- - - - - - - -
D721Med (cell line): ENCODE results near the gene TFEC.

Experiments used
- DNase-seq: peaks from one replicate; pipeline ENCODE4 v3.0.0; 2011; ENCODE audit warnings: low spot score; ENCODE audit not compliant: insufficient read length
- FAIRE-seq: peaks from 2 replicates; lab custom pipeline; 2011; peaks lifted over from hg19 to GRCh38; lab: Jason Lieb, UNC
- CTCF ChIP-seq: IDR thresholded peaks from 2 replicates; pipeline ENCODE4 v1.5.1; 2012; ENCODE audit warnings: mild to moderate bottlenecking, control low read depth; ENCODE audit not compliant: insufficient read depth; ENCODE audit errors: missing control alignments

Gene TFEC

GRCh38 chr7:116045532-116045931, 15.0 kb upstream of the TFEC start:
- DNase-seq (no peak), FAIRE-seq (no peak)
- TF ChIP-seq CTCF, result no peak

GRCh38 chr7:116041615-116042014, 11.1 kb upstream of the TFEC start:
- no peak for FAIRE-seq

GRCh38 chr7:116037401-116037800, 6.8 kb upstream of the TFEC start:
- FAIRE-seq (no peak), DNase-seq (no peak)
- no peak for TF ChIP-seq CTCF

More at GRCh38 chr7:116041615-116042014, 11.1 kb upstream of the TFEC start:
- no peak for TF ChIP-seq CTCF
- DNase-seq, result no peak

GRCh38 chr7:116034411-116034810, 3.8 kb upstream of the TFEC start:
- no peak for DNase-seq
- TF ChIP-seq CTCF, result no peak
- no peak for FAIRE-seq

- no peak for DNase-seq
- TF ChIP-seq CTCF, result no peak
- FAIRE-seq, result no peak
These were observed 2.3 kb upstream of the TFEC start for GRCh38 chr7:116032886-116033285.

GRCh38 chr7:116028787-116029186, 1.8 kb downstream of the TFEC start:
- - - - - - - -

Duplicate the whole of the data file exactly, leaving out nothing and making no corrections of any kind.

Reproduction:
D721Med (cell line): ENCODE results near the gene TFEC.

Experiments used
- DNase-seq: peaks from one replicate; pipeline ENCODE4 v3.0.0; 2011; ENCODE audit warnings: low spot score; ENCODE audit not compliant: insufficient read length
- FAIRE-seq: peaks from 2 replicates; lab custom pipeline; 2011; peaks lifted over from hg19 to GRCh38; lab: Jason Lieb, UNC
- CTCF ChIP-seq: IDR thresholded peaks from 2 replicates; pipeline ENCODE4 v1.5.1; 2012; ENCODE audit warnings: mild to moderate bottlenecking, control low read depth; ENCODE audit not compliant: insufficient read depth; ENCODE audit errors: missing control alignments

Gene TFEC

GRCh38 chr7:116045532-116045931, 15.0 kb upstream of the TFEC start:
- DNase-seq (no peak), FAIRE-seq (no peak)
- TF ChIP-seq CTCF, result no peak

GRCh38 chr7:116041615-116042014, 11.1 kb upstream of the TFEC start:
- no peak for FAIRE-seq

GRCh38 chr7:116037401-116037800, 6.8 kb upstream of the TFEC start:
- FAIRE-seq (no peak), DNase-seq (no peak)
- no peak for TF ChIP-seq CTCF

More at GRCh38 chr7:116041615-116042014, 11.1 kb upstream of the TFEC start:
- no peak for TF ChIP-seq CTCF
- DNase-seq, result no peak

GRCh38 chr7:116034411-116034810, 3.8 kb upstream of the TFEC start:
- no peak for DNase-seq
- TF ChIP-seq CTCF, result no peak
- no peak for FAIRE-seq

- no peak for DNase-seq
- TF ChIP-seq CTCF, result no peak
- FAIRE-seq, result no peak
These were observed 2.3 kb upstream of the TFEC start for GRCh38 chr7:116032886-116033285.

GRCh38 chr7:116028787-116029186, 1.8 kb downstream of the TFEC start: